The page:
Web Design Tools for UX Designers
Some people use the terms UX and UI design interchangeably. However, they are different from each other. UI design is chiefly concerned with the look and style of an interface, while UX design focuses on enhancing users’ experiences online. A web design and management agency uses these essential tools to optimize user engagement with content.
But with numerous tools to choose from, picking the right one can be overwhelming. If you’re overwhelmed by the large selection of tools available, or you’re new to UX design, here’s a list of essential tools.
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Adobe XD is also a vector graphic software that’s used for UI and UX design. It’s an incredibly versatile web design tool that you can use to work with other people on projects simultaneously. While it doesn’t have the look and feel of other Adobe products like Photoshop, it’s just as powerful as other tools in Adobe’s Creative Suite. For extra functionality, it also has a growing collection of add-ons. Unlike Sketch, it’s available on both Windows and macOS. It’s also available on Android and iOS. If you need to work collaboratively on a project and you’re looking for cross-platform compatibility, it is ideal for you.
It is by far one of the most ubiquitous design tools. You can use it to resize just about anything without losing quality. With it, you can also create different layers for every new object allowing you to exercise greater creative freedom. And because it’s open-source, there are a variety of third-party plugins and extensions that add functionality and make it even more powerful. Unfortunately, Sketch is only available to macOS users. If you’re a macOS user who’s new to UX design, it’s a great place to start because it’s fairly user-friendly too.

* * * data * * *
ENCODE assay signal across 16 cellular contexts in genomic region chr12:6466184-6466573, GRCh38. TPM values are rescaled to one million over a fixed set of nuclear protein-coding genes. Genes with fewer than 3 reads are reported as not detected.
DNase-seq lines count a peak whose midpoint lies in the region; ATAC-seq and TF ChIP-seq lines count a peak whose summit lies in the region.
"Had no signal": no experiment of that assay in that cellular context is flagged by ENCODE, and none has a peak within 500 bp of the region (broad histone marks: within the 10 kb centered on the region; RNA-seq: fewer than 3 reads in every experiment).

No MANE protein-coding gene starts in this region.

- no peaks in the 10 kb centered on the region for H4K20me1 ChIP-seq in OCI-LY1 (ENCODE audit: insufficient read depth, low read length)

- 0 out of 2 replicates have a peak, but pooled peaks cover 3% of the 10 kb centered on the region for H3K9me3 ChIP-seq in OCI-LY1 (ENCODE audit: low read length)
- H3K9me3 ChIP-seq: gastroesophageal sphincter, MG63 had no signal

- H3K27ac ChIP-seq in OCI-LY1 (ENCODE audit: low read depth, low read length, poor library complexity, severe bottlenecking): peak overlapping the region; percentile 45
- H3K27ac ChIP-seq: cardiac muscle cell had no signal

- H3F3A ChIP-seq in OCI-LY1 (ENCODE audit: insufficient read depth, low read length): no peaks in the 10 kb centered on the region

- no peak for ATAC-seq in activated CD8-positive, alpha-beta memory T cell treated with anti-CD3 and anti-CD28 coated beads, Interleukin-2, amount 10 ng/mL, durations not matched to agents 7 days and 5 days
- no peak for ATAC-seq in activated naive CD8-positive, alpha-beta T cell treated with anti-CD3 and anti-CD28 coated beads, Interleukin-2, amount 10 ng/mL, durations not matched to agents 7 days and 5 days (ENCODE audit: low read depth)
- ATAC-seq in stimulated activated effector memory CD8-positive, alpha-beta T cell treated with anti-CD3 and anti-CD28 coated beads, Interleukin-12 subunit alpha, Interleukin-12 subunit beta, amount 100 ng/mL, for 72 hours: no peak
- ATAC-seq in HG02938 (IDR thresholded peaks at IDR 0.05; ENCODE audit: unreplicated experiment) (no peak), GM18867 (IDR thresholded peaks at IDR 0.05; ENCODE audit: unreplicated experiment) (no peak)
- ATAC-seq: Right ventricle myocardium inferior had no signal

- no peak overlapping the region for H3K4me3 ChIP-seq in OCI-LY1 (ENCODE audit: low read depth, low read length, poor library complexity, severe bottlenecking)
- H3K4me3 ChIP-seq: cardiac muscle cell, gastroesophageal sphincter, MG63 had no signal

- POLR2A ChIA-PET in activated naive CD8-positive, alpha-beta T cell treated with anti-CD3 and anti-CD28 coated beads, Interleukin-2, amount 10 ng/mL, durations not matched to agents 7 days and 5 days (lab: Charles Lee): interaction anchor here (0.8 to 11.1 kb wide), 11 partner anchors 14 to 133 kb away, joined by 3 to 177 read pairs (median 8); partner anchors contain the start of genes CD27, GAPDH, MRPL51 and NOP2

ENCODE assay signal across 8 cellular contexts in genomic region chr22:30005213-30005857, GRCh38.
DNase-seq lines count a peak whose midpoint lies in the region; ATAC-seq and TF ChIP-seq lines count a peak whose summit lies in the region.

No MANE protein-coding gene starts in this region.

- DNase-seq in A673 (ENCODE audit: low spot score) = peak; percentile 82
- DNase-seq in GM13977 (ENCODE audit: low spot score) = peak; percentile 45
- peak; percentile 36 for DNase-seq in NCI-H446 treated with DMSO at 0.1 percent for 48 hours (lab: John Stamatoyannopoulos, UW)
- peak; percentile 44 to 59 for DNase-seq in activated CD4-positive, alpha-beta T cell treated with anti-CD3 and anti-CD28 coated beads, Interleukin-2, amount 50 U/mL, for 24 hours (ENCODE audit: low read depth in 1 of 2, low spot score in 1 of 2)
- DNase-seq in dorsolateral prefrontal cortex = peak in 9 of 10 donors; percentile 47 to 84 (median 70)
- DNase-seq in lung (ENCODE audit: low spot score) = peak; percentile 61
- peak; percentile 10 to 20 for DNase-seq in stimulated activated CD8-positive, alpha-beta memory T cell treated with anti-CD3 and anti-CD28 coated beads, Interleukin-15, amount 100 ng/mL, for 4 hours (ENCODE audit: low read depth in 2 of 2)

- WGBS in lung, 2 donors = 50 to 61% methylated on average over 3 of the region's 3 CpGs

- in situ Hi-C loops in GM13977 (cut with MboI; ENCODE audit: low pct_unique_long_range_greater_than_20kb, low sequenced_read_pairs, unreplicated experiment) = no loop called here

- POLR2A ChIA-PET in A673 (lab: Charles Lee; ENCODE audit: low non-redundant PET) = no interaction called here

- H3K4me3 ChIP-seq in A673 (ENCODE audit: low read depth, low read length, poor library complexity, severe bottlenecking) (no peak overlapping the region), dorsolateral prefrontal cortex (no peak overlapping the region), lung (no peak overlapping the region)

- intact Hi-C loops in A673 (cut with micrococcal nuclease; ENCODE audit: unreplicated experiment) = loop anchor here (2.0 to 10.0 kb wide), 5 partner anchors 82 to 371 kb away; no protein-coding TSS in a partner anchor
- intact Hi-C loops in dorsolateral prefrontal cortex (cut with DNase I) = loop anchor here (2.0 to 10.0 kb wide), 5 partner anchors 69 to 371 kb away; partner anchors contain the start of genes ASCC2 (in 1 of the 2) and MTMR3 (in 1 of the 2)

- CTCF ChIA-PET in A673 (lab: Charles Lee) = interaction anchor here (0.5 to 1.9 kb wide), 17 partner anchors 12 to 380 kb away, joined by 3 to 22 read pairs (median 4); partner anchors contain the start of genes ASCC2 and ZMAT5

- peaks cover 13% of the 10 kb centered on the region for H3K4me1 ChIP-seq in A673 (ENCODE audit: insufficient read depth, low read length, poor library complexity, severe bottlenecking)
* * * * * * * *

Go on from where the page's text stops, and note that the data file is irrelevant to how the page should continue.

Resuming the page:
With Figma, you can create mock-ups, wireframes, and much more. Afterward, you can test these creations. Like Adobe XD, it’s also an excellent tool for collaborating on projects. Using it, you can work simultaneously with a group and monitor what each person is working on, and give feedback. It’s suitable for work where many people are involved in the final product. It also has many handy features, such as a components feature that can allow you to reuse elements and speed up your workflow. And to top it all, there’s a free version so you can familiarize yourself with it before you decide to upgrade to its paid packages. Also, because it’s web-based, Figma isn’t tied to any particular operating system.
Nowadays, there are numerous tools available to UX designers. While this has facilitated their work, it has also resulted in the paradox of choice. Choosing the right tool can be mind-numbing. However, if you’re uncertain of what tools to use, the ones listed in this guide are suitable for starters.
Ultimately, the tool you settle on will depend on many things like the features it offers, the nature of your work, and personal preference. Before you settle on a tool, you may want to try several to identify the best one for you.
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